As a contrast, reefs such as Merlo or Abington, offer stunning walls and reveal marine life at whatever depth you choose to hang. Nudibranchs, we identified as Wind Dancers (chromodoris) were found in a group of four and were as thrilling as being with the sharks. These nudibranchs are extremely rare in the Red Sea. As their skirts danced in the current, the group of photographers looked at one another hoping someone had a shot left to take.

Turtles were relaxed and undisturbed, even curious of us, and fish that normally would appear singly appeared in massive groups. Seeing a huge shoal of a few hundred Titan triggerfish for those that have experienced an aggressive one is both amusing and more fearful than the group of sharks. Caves with glass fish were also present if you chose to look for them. A great sight I'll always remember was around 35-45 masked puffer fish swimming in unison over a reef. Marine life aside, the corals were abundant and at Ma Sherifa huge soft corals like tree trunks arranged themselves in an underwater garden effect.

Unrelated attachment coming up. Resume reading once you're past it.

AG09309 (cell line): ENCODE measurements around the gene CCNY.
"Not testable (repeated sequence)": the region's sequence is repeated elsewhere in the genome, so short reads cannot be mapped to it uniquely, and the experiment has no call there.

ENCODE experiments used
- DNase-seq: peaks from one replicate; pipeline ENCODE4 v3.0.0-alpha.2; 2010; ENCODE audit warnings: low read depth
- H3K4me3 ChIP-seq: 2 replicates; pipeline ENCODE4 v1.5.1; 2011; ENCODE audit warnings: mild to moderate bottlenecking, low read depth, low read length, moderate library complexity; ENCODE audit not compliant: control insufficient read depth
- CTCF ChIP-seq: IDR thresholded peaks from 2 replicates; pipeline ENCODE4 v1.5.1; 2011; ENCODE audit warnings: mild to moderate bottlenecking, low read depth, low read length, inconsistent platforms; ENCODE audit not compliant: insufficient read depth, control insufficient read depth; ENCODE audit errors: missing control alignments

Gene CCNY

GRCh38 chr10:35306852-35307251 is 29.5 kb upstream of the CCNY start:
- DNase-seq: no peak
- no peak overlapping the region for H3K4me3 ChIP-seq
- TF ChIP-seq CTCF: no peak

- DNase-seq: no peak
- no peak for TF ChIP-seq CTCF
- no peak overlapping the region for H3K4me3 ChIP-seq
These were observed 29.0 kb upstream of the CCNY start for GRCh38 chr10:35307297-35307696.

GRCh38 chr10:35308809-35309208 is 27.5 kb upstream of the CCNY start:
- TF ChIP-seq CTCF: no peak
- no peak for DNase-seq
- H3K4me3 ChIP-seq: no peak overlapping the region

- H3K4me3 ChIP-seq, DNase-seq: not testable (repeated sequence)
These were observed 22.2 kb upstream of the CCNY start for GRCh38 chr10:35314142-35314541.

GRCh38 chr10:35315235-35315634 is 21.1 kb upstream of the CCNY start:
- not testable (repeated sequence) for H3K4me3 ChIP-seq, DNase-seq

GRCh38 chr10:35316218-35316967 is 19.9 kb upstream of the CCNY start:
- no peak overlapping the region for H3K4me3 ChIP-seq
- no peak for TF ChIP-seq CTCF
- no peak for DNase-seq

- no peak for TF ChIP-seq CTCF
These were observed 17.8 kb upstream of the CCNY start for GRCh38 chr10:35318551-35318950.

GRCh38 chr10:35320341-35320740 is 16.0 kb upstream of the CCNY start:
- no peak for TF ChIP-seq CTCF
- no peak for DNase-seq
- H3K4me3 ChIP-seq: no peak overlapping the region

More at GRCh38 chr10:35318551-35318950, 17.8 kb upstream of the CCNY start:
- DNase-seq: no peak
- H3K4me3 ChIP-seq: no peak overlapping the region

Two dive sites reminded us of man's intervention or addition to the life under the water. Jacques Cousteau, back in 1963, built an underwater village in Sudan. This was known as Conshelf Two with five men living in a starfish-shaped house for four weeks, never surfacing. The house has since been removed but the garage remains and a scanty tool shed. The former, shaped like an urchin sits near a drop off and is now covered in soft and hard corals, providing a marine habitat. It proved an excellent night dive.